After the presentation of a budget by the finance minister, the attention of the House, and indeed the country, turns to the first speech made on behalf of the Opposition.
In the good old United National Party (UNP) and Sri Lanka Freedom Party (SLFP) days, this task fell on Dr. N.M. Perera (NM), with his double doctorate in economics. For well over a decade, NM’s analysis of the budget held the country spellbound by its comprehensiveness, lucidity, and economic savvy. Even his opponents could ‘scarcely forbear to cheer’ those classics, which are now enshrined in the Hansards of that time.
It must be stated however that his observations were not taken seriously by his opponents who were acting according to their own ideologies, which were different from NM’s Marxist convictions. Not only that – when NM presented his budgets as Finance Minister of Mrs. Bandaranaike’s Cabinet, they were criticised by his own Cabinet colleagues like Felix Bandaranaike, backed by the then ‘power behind the throne’ – the PM’s London-returned son Anura. Eventually, the SLFP ministers got together to dismiss NM and his Cabinet comrades Colvin R. de Silva and Leslie Goonewardene. This was another step on the way to the SLFP’s crushing defeat in 1977.
Formidable asset to the SJB
This time around, the responsibility of making the opening speech for the Opposition fell on Dr. Harsha de Silva, who, like NM, also has a doctorate in economics. Through well-researched and earnestly-articulated speeches on the economy, Harsha has earned the respect of the House and is an asset to the Samagi Jana Balawegaya (SJB), which has a large middle class following.
Harsha and Eran Wickramaratne have enviable reputations for integrity and intelligence. With a middle class and rapidly-urbanising electorate, they have found a niche in local politics and are a formidable asset to their party and Leader, who also aspires to be taken seriously as a student of economics and developmental theories and loves to flaunt technical terms to bewilder the back benches.
‘A good UNP budget’
President Ranil Wickremesinghe’s (RW’s) current Budget poses many intellectual and moral challenges to the Harsha-Eran combine. They were the understudies of RW when he was the Prime Minister under the Yahapalanaya regime and helped in formulating economic policies that were unveiled a few days ago in Parliament.
Though early in the Yahapalanaya Government Ravi Karunanayake ruled the economic roost as a reward for persuading his Leader RW to stand down and support a common candidate named Maithripala Sirisena, he blotted his copy book in the bond scam. Ravi brought a budget full of goodies that increased State expenditure as well as borrowings to bridge the fiscal deficit. His arbitrary revenue measures inhibited many investors and added to the crisis that we have to confront today.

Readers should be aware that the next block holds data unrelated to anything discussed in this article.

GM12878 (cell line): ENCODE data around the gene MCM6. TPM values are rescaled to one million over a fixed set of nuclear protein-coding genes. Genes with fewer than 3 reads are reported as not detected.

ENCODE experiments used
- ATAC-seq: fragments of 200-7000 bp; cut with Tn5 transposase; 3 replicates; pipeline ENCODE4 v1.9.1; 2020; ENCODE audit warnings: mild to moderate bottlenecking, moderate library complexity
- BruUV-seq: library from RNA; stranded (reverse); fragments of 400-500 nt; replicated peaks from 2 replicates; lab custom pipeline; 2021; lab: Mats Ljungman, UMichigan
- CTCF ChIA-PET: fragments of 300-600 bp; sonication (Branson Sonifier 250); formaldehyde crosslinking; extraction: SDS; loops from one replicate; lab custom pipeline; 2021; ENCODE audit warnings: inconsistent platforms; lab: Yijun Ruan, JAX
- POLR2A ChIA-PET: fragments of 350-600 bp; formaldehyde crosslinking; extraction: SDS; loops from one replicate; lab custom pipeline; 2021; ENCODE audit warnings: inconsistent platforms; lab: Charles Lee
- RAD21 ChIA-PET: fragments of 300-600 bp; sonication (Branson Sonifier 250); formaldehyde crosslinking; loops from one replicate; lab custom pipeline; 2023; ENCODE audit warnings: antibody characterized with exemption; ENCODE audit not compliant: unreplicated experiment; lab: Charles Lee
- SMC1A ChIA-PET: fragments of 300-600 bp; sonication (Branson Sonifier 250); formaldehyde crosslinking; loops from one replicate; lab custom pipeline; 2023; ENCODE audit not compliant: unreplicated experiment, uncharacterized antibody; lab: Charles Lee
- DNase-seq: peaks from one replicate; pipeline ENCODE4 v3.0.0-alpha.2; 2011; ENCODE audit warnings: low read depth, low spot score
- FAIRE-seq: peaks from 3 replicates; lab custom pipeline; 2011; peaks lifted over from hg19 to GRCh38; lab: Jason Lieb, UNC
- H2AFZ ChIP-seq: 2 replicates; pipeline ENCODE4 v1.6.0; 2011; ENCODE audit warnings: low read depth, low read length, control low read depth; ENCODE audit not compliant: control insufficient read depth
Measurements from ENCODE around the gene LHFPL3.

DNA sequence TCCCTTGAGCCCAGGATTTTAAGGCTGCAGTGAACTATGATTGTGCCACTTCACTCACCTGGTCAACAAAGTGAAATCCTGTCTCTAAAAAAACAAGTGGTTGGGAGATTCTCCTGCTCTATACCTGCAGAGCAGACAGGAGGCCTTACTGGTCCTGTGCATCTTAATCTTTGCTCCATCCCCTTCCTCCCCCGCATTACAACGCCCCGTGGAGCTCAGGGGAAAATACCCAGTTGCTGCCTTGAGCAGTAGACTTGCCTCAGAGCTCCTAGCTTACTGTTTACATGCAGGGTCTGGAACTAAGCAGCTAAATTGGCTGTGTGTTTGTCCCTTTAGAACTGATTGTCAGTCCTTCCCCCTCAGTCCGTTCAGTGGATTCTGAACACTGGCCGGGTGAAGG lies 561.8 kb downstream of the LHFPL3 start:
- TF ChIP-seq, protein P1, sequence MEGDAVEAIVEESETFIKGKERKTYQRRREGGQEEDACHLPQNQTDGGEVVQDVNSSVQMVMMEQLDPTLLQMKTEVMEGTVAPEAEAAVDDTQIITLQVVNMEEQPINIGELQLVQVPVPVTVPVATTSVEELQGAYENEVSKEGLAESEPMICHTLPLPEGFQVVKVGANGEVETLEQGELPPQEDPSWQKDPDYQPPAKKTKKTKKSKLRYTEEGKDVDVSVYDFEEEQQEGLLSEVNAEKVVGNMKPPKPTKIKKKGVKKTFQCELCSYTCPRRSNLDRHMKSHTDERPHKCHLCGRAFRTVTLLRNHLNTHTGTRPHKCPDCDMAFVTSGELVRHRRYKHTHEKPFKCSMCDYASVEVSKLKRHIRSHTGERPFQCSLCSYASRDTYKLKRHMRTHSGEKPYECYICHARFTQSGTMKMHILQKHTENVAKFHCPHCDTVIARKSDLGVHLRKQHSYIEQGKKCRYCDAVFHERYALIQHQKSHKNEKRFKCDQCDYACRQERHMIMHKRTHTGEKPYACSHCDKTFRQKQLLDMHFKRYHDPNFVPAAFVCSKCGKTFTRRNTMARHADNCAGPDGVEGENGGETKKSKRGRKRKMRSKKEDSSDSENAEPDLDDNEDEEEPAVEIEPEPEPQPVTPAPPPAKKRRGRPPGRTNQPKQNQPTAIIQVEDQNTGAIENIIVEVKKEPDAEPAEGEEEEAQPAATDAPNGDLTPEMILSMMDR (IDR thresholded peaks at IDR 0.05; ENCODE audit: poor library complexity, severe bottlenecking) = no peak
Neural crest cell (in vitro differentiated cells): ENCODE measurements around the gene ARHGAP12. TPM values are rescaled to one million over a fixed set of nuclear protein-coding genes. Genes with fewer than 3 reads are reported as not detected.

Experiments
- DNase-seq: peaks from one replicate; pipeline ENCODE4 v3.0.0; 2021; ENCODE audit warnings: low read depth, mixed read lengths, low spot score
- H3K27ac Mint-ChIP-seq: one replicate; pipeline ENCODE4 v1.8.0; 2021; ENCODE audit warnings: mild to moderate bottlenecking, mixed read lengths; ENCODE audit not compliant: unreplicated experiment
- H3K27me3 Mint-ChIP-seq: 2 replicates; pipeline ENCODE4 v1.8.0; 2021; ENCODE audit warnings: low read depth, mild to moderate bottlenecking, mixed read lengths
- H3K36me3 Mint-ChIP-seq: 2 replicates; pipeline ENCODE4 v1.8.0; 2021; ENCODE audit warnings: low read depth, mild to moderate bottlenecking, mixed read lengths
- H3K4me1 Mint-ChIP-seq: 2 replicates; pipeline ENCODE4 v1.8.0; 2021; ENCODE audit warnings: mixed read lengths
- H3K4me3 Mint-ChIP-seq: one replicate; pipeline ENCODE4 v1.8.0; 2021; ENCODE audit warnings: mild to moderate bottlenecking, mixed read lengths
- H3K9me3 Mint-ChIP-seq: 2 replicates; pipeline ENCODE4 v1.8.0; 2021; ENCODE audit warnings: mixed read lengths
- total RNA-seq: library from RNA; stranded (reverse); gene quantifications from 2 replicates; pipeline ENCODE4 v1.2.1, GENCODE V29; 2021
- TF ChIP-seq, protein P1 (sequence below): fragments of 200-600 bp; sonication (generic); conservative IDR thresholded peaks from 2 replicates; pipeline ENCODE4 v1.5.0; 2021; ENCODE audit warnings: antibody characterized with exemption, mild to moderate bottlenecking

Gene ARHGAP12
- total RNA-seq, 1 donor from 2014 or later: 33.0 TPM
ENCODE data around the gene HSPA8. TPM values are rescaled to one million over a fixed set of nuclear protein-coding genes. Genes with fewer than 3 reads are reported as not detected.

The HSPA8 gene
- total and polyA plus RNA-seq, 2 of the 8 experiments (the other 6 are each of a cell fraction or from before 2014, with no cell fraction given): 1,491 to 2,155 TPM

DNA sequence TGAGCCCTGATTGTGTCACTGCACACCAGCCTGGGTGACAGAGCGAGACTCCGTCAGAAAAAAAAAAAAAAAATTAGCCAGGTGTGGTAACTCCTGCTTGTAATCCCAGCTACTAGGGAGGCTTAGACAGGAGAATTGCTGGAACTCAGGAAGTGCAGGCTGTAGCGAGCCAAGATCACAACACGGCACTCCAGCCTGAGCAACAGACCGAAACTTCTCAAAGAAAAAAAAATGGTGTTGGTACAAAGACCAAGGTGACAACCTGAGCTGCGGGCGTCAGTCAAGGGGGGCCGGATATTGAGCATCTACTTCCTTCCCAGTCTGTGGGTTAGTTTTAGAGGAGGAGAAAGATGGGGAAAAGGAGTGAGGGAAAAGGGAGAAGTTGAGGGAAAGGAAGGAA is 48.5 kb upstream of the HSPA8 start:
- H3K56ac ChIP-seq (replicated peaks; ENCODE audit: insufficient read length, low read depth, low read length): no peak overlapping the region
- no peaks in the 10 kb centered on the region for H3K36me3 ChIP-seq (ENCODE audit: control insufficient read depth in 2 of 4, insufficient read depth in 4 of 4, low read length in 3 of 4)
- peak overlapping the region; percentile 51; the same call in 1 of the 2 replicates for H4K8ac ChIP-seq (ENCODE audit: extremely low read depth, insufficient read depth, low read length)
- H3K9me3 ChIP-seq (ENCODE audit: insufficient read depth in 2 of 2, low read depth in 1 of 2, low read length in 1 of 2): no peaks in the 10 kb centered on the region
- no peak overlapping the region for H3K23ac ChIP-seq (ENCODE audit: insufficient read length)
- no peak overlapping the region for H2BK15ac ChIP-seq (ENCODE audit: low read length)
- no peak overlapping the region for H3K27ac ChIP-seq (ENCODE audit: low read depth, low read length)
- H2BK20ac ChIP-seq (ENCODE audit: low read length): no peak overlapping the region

The RW-Harsha-Eran combination formulated an economic programme which constitutes the bedrock of RW’s present Budget. This reality was encapsulated in the cross talk between RW and Harsha during the debate. When Harsha was in critical mode, the President intervened to say, “But you called this a good UNP budget,” which left the former speechless. He recovered by saying that the economic programme was good but more should have been done to cushion the vulnerable groups. It was an embarrassing moment for Harsha.
SJB and Sajith’s challenge
RW’s appointment as President and his Budget is a challenge to the SJB and its Leader Sajith Premadasa. When Sajith was offered the premiership by Gotabaya Rajapaksa (GR), he faced two difficulties.
One was the role of GR himself. If Sajith accepted the premiership under GR, he would have had to face the wrath of the country. Hence his demand that GR resigns before he accepts the premiership. GR was not willing to accede to this request and Sajith demurred at that time, much to the satisfaction of his party and the country at large.
But then fate played an unexpected hand. Though neither RW nor Sajith anticipated the exit of GR, the Aragalaya surprised even itself on 9 July when the elected President fled the country. By then RW was already Prime Minister and Sajith had missed his chance.
The second issue was the possibility of a quick recovery from the almost impossible economic situation we were in at that time. A soft default was not contemplated. The Indian intervention by providing $ 3 billion was not on the cards.